Communication at Smaller Healthcare Facilities
Don’t Let Size Fool You, Risk is Everywhere
Just because you’re not in a multi-level hospital does not mean you don’t need effective communication between staff and patients. Effective communication may be even more important in a smaller healthcare setting because security personnel are not always available, and many times, paramedics are not on site. Below are a few ways that you may choose to communicate with staff and patients in a small healthcare setting such as, assisted living homes, clinics, or specialty offices.
Two-way radios can be very useful in these smaller environments. Keeping one at the front desk, the nurse’s station and on each doctor can be effective in requesting things like a wheelchair, or help lifting a patient. Two-way radios can be convenient in streamlining the process of helping patients, without leaving them during a time when they are in need.
Rapid Responder Easy Alert is an internal communication tool that can be used between staff to send an alert of an incident such as a medical emergency, a violent visitor, armed intruder, missing patient, etc. Easy Alert can be used on iOS and Android devices with an internet or Wi-Fi connection. It offers a timestamped log of events including the incident, the response, and any updates and correspondents that are logged between users. This option is useful in emergency situations where all staff can easily communicate with each other from devices they likely are already using.
It is important to communicate with patients at smaller healthcare facilities as well. If you are at an assisted living facility, have speakers and alarms in each patient room. Do not rely on hallway intercoms and alarms to reach patients in their rooms with the door shut. If at a clinic, those in patient and exam rooms need to hear warnings and alarms as well. Having these one way intercoms to alert patients and guests of an incident is critical to ensuring safety for all in potentially unsafe situations.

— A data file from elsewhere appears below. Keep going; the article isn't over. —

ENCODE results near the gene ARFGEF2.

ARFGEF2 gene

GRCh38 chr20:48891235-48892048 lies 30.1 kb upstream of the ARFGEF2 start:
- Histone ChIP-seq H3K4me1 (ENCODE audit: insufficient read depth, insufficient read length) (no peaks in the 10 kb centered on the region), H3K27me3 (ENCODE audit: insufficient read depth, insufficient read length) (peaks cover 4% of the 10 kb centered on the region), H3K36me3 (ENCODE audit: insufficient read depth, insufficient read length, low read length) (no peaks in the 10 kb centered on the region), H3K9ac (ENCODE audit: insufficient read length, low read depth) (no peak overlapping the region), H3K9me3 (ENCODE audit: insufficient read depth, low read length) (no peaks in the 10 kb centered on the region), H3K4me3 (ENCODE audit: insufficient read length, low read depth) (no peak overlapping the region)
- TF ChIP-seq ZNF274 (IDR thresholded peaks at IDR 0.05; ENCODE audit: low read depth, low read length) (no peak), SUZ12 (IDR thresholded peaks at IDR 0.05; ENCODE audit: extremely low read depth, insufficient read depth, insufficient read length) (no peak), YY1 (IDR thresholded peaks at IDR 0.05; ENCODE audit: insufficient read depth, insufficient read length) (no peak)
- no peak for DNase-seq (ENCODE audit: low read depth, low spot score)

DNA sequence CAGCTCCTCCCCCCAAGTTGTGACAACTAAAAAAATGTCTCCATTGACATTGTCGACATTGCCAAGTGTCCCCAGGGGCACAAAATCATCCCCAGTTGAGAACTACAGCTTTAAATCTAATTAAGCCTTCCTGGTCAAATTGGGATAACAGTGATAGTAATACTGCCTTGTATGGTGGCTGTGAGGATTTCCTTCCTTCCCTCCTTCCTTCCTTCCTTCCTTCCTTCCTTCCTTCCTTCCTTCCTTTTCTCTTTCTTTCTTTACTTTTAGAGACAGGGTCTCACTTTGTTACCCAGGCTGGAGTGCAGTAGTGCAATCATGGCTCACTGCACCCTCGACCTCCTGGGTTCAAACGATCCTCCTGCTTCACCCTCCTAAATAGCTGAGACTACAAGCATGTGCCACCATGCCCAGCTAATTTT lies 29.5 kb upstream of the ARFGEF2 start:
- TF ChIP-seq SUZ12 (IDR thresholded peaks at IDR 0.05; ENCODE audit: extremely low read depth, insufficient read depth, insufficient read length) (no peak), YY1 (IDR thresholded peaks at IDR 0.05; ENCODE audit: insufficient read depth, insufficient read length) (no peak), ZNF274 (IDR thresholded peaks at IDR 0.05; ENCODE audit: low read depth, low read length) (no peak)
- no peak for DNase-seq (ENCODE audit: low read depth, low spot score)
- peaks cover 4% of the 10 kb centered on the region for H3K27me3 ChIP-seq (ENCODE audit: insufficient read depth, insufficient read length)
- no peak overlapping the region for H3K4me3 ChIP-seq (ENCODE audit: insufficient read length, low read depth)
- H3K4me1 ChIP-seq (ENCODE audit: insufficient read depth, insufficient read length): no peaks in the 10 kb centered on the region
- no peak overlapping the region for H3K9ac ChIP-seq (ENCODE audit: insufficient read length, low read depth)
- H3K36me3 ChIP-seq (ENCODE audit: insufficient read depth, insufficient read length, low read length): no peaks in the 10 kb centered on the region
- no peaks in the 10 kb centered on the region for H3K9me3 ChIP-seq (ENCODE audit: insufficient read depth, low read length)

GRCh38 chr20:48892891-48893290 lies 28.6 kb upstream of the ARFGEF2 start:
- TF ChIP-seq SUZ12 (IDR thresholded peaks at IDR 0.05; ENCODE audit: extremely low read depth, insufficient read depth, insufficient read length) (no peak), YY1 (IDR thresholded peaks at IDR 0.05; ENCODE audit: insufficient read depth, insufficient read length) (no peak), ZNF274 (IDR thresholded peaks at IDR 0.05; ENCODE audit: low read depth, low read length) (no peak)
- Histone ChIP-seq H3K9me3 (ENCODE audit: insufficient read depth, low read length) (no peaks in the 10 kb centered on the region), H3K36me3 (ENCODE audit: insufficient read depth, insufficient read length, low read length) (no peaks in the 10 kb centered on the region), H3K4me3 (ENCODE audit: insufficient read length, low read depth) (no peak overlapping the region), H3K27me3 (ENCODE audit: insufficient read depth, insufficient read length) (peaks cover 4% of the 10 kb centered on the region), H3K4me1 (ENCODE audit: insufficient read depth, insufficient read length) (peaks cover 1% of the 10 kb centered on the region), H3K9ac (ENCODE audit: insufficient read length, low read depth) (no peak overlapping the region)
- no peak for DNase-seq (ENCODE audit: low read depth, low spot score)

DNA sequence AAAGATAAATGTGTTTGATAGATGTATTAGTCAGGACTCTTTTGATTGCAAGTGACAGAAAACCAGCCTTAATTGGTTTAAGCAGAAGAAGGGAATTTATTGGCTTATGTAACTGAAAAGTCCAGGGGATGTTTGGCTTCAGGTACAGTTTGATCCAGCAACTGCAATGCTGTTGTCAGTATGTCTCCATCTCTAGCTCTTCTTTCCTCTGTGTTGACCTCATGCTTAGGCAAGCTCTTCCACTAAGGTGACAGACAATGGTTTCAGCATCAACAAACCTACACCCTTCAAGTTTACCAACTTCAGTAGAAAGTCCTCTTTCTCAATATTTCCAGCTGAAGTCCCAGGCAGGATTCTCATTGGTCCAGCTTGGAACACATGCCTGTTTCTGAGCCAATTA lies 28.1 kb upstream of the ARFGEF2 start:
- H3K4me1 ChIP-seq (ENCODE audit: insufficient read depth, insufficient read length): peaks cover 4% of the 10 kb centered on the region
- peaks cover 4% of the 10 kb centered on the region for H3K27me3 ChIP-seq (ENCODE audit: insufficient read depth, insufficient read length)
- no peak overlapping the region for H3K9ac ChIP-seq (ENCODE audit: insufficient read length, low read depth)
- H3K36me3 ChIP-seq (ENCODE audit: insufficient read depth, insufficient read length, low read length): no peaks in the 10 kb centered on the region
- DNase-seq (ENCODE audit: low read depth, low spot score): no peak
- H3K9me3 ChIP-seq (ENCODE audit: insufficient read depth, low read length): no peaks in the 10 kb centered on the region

Panic buttons are often used in large hospitals, but they can be useful for smaller environments. Panic buttons should be installed in all offices, rooms, and restrooms in your facility. Remember, they are not just there for use by patients, they can also be used by staff to alert the front desk of an emergency in a patient room, without leaving the patient’s side. Panic buttons are best used in slip, trip or fall incidents, medical emergencies, missing patient, etc.
We often hear of communication needs for healthcare complexes and hospitals, but very rarely about small facilities or even assisted living facilities. These small organizations are just as critical and often experience similar safety and security issues as a large hospital. Using these recommendations as a building block, talk to your staff about ways you can increase communication with not only staff, but patients and visitors as well.